A Home of One’s
By Chet Yarbrough
There are a variety of ways citizens of Turkey choose to live. Some choose to live in homes that are monuments to Turkey’s past. A few live in rock homes dating as far back as 1800 BC.
This home in Capadocia is a few feet from town. A husband, wife, and son live here. It is rented from the government of Turkey for what constitutes an annual property tax. The family can live in the home as long as related generations live there, and pay the taxes. The home is preserved by the State as a monument to Turkey’s past. It cannot be structurally modified without prior approval of the State. The few homes in this program are inspected annually for any forbidden structural changes.
This is a highly coveted style of living. The current occupants note their son is considered quite privileged by his school mates. This particular home is a social gathering place for local friends of the family. The wife is the descendant-connection that keeps this home in the family. Her marriage assures inheritance by future generations that have any blood relationship.
The temperature inside the home is perfectly comfortable when outside temperatures reach above 80 degrees. In the severest winter months, heat comes from a vented stove that is temporarily set in the middle of the living room. The home has electric wiring for lighting and appliances. The floors are covered with beautiful hand-made carpets made by past and present generations.
While sipping tea in the living room, the warmth, and cleanliness of the home floods your senses.
In another part of the city, in an older part of Capadocia, there is an underground communal enclave of passageways and rooms. They are carved into ancient rock formations. It served as a refuge for Christians. It was used in the 8th and 7th centuries BCE. It reaches a depth of as much as 200 feet in the Derinkuyu district of Capadocia. Its purpose was to protect Greek orthodox Christians from many wars occurring in that era. As many as 20,000 people sought refuge in this underground city.
Massive rock door wheels secured passage ways and rooms in the underground city. The wheels were leveraged by spears or staffs to open and close the passage way.
Another style of living in Turkey is in national parks–occupied by nomads whose lifestyles reach back to the 3rd century BC. In winter months, nomads move to the city, but return every spring to tend their farms and goat herds. They, like the previously mentioned families retain their place on the State’s land as long as their descendants continue to use it during habitable months.
Each nomadic family builds their own house, out-buildings, and fencing. When they leave, those structures become expendable. Many live an “off the grid” existence, supplemented by periodic visits to the city to sell their goats. The couple noted below have a daughter that stays with her grandparents in the city during the school year. The father acknowledges he may be the last of his family to live this life because his daughter has other ambitions.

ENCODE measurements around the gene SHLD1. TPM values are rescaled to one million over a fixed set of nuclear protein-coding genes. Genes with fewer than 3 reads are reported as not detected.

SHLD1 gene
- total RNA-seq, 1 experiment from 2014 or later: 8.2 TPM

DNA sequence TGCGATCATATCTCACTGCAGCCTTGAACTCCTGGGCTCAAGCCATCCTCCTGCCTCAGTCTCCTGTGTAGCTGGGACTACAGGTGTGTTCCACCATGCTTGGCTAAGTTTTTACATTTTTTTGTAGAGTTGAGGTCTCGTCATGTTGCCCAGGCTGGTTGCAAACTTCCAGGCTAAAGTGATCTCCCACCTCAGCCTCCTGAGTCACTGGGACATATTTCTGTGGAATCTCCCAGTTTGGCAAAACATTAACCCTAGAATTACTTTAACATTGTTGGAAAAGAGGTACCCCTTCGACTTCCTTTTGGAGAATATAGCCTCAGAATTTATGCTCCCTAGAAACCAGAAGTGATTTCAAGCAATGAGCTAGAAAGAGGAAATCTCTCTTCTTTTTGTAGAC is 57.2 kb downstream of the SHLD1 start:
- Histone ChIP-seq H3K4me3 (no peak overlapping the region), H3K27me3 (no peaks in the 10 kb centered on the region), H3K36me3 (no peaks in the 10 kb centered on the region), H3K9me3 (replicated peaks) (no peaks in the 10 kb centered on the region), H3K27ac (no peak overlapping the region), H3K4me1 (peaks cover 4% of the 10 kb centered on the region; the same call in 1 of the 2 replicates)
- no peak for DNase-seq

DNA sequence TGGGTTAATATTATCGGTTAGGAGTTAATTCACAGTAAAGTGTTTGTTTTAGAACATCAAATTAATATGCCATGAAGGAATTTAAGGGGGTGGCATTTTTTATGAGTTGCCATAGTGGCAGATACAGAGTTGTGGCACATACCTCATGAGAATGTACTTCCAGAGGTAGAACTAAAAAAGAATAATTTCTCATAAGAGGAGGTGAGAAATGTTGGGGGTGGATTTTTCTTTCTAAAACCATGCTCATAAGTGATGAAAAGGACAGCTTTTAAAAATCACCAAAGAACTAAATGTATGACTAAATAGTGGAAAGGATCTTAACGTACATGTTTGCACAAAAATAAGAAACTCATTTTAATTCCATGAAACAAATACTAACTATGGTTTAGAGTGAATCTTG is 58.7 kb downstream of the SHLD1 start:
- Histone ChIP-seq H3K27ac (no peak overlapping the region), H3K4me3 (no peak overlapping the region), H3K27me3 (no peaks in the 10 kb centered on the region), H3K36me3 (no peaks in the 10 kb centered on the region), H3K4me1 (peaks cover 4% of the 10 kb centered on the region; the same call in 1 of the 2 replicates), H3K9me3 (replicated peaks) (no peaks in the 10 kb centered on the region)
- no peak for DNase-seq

The remainder live in houses reminiscent of modern America.
The state controls a high proportion of land through the authority of the Under Secretariat of Treasury. Through inheritance rules set by the General Directorate for Foundations, the government indirectly controls Turkey’s historic sites.
One presumes the reason for much of Turkey’s control of land is because of its historic character. For nomads, the tradition of a nomadic population (though now quite small) is preserved for cultural reasons. This reminds one of a Hong Kong guides’ disappointment in the loss of traditional market places in semi-autonomous regions of China.
In addition to Turkey’s effort to preserve history and tradition, its cities are intent on being or becoming modern metropolises. It strives like all countries of the world to join the technological age to better serve its national interests and public needs. Turkey struggles with the same economic concerns evident in other countries of the world. The difference is that so much more ancient history is evident in Turkey than in many other parts of the world.
Istanbul and Ankara are modern metropolises.
Interestingly, it seems relatively easy to become a Turkish citizen. You can be born in a family with one parent who is a Turkish citizen, and you have citizenship. You can marry a Turkish citizen and receive citizenship after 3 years of marriage. Or, you can simply live in Turkey for 5 years (without any absence over a total of 6 months in the 5 year period) and become a citizen. The 5-year rule involves a residence permit which requires a foreigner to have a passport/travel document that is valid for at least 60 days after the expiration of a requested residence permit.
Today, it is possible for foreigners to own property in Turkey. There are limits to the size of the property (about 7.4 acres per foreigner), and some special rules depending on which city or area one wishes to live. In 2007 an estimated 75,000 foreign nationals owned property in Turkey.